Penningtons Manches’ cosmetic surgery team voices safety concerns about new laser procedure to turn brown eyes blue

Posted: 19/03/2015


Cosmetic eye surgery is becoming increasingly popular for those who want a more permanent solution to changing their eye colour than coloured contact lenses. With just 17% of the population having blue eyes, the most desired colour, a new laser procedure to permanently turn brown eyes blue is currently undergoing clinical trials to meet the rising demand for this type of surgery. 

The Penningtons Manches specialist cosmetic surgery team has previously warned about the risks of artificial iris implants (see article here), a procedure that permanently changes eye colour. Artificial iris implants were advertised as an alternative to laser-based procedures, on the basis the implants can be removed if there are complications, but this does not mean they are without risk. 

A Californian company has reported that it hopes to offer a new cosmetic procedure using a low energy laser. The laser is used to trigger ‘scavenger cells’ which digest and remove the pigment from the iris surface. 

Dr Gregg Homer, chairman and chief scientific officer at Stroma Medical, which is pioneering the procedure, commented: “Under every brown eye is a blue eye. The only difference between them is that a brown eye has a thin layer of pigment covering the blue iris. If you take that pigment away, then the light can enter the stroma - the little fibers that look like bicycle spokes in a light eye - and when the light scatters it only reflects back the shortest wavelengths and that's the blue end of the spectrum."

The procedure uses a computer-guided, low-energy laser with a specific frequency which passes through the clear cornea of the eye before it is selectively absorbed by the dark pigment covering the iris. According to Stroma Medical’s website, the laser causes the body to “initiate a natural and gradual tissue-removal process. Once the tissue is removed, the patient's natural blue eye is revealed.” 

The procedure takes 30 seconds and the blue iris will be revealed two weeks later. The proposed cost for the laser treatment will be $5000. However, at this stage, the procedure is not available to the public as it has only undergone a limited study in 17 patients in Mexico and 20 in Costa Rica. Stroma Medical has confirmed that, to date, there has been no reported adverse events and it will continue with the trials, extending it to 100 patients worldwide.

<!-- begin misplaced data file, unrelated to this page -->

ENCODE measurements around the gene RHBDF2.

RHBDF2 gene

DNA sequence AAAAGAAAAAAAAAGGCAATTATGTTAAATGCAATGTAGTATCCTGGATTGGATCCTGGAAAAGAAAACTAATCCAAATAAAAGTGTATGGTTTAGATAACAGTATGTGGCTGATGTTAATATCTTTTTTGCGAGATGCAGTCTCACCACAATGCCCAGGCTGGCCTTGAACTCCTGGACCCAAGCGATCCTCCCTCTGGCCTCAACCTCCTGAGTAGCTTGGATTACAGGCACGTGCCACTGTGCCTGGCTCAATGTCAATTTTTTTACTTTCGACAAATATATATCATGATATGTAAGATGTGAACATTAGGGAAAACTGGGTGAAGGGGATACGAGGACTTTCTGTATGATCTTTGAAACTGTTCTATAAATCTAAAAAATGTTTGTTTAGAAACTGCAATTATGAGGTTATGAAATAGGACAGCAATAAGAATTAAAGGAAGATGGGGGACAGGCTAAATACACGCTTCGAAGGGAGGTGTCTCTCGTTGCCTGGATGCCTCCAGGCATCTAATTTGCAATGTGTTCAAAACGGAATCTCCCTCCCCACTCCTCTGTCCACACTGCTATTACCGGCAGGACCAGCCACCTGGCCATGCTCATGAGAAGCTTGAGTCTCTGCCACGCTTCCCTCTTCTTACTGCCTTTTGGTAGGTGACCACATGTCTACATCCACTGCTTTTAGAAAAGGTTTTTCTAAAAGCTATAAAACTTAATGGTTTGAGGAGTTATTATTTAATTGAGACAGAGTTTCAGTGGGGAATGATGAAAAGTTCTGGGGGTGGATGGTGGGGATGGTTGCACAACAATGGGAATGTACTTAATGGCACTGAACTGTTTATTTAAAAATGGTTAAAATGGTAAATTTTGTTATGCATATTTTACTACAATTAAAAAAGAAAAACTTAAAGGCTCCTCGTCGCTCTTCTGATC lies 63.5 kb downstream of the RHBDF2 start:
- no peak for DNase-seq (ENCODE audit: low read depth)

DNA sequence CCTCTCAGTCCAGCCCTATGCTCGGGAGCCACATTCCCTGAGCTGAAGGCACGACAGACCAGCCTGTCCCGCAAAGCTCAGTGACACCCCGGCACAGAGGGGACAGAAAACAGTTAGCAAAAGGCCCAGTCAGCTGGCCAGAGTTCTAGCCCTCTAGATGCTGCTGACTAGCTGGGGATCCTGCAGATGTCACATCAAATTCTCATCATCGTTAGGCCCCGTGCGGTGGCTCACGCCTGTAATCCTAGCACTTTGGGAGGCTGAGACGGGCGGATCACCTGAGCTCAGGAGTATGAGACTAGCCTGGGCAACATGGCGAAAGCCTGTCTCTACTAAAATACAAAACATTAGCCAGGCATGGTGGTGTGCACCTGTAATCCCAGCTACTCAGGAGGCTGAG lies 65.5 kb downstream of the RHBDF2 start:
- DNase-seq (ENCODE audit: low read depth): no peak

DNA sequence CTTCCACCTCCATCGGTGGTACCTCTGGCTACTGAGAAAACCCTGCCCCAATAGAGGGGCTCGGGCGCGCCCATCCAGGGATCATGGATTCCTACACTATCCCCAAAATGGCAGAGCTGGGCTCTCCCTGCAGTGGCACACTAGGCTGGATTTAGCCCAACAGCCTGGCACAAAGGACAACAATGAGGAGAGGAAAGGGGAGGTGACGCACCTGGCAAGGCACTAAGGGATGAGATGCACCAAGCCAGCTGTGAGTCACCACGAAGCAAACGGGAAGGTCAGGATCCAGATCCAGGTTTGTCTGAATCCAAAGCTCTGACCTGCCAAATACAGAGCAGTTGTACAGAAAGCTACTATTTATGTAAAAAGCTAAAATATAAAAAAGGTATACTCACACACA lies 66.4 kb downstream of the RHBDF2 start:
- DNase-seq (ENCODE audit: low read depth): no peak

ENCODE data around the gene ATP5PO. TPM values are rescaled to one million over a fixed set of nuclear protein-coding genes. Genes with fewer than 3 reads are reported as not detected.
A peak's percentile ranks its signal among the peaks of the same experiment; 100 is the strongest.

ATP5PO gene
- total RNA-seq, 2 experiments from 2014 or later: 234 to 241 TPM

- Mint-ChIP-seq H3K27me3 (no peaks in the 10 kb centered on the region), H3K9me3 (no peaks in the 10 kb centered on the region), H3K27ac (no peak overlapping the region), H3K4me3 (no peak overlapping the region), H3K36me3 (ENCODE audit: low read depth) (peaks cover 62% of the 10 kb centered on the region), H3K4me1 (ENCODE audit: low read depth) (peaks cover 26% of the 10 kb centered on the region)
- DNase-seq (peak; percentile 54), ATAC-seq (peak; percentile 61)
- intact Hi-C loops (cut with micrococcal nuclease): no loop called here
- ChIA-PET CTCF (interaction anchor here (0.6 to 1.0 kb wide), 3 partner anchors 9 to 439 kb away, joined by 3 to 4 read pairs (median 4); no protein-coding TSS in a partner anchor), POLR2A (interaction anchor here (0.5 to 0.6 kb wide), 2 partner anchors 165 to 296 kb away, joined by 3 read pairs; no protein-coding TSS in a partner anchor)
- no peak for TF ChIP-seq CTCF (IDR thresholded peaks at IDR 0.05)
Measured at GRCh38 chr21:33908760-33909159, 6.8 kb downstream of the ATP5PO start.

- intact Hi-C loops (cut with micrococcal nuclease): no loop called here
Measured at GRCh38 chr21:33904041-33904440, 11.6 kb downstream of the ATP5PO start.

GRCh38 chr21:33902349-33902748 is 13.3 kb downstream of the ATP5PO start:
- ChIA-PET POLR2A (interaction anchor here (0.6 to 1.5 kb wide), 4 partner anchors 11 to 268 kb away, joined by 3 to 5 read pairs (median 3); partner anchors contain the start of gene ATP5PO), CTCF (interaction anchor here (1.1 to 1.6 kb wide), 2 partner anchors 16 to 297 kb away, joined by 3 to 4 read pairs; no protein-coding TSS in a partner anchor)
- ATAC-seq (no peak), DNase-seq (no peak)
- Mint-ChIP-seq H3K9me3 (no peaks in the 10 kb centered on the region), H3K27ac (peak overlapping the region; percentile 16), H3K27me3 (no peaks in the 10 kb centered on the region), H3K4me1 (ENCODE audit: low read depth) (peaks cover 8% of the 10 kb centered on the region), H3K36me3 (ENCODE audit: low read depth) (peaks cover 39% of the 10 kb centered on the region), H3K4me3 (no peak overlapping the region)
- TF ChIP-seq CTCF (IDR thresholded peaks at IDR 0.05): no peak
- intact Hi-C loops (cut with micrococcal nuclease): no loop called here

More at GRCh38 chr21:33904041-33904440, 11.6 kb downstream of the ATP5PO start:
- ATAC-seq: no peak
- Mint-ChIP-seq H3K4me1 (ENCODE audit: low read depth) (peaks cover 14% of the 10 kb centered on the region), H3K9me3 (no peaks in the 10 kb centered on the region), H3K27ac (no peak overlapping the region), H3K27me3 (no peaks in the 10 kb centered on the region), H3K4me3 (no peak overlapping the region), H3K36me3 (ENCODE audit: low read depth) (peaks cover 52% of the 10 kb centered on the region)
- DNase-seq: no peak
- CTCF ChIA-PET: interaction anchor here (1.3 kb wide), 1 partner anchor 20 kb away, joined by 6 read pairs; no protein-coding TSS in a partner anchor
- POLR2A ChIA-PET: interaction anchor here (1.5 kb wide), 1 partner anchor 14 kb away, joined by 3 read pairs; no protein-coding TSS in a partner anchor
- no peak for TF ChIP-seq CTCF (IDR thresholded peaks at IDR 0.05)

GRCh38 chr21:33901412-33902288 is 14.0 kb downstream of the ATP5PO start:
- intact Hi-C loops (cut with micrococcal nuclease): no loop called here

Saj Khan, an ophthalmologist at the London Eye Hospital, told CNN that the procedure could “clog up the eye's normal drainage channels. This can in turn cause the pressure inside the eye to go up. If that happens significantly enough, for long enough, it's how patients develop glaucoma.” 

Stroma Medical has confirmed on its website that it was “concerned about this issue right from the start, so it was the first issue we tested and measured in our initial pre-clinical and clinical studies. Thus far, pigmentary glaucoma has not proved to be a problem.” The company claims that the particles released by the process are too fine to cause glaucoma and that any complications are likely to be short term and easily remedied.  

Commenting for the Daily Mail, Dr Mark Korolkiewicz, an optometrist and clinical services director at Ultralase, a nationwide laser vision correction specialist, voiced his concerns and explained the fundamental differences between the Stroma laser procedure and corrective laser eye surgery. He said: “the basic rule of thumb is that as soon as you go inside the eye with a laser, you can cause more damage.” For laser vision correction, he confirmed “we only use lasers on the cornea, the surface of the eye. This new treatment involves using a laser inside the eye.” 

Sarah Gubbins, associate in the specialist cosmetic surgery team at Penningtons Manches comments: “This new laser procedure to remove dark pigmentation from the iris is undergoing clinical trials and therefore not currently available to the public. However, as cosmetic eye surgery is increasing in popularity with iris implants, eye whitening and even eye jewellery, we suspect that this procedure is likely to be very popular if it is made available to the public.  

“Although the limited results from the current trials seem to be reassuring, no procedure is without risks. We need to see long term outcomes before we know the true risks to eye health. Given the importance of vision, we are naturally cautious about cosmetic procedures for the eyes and we share the specialist ophthalmologists’ concerns about the potential complications that could develop.” 


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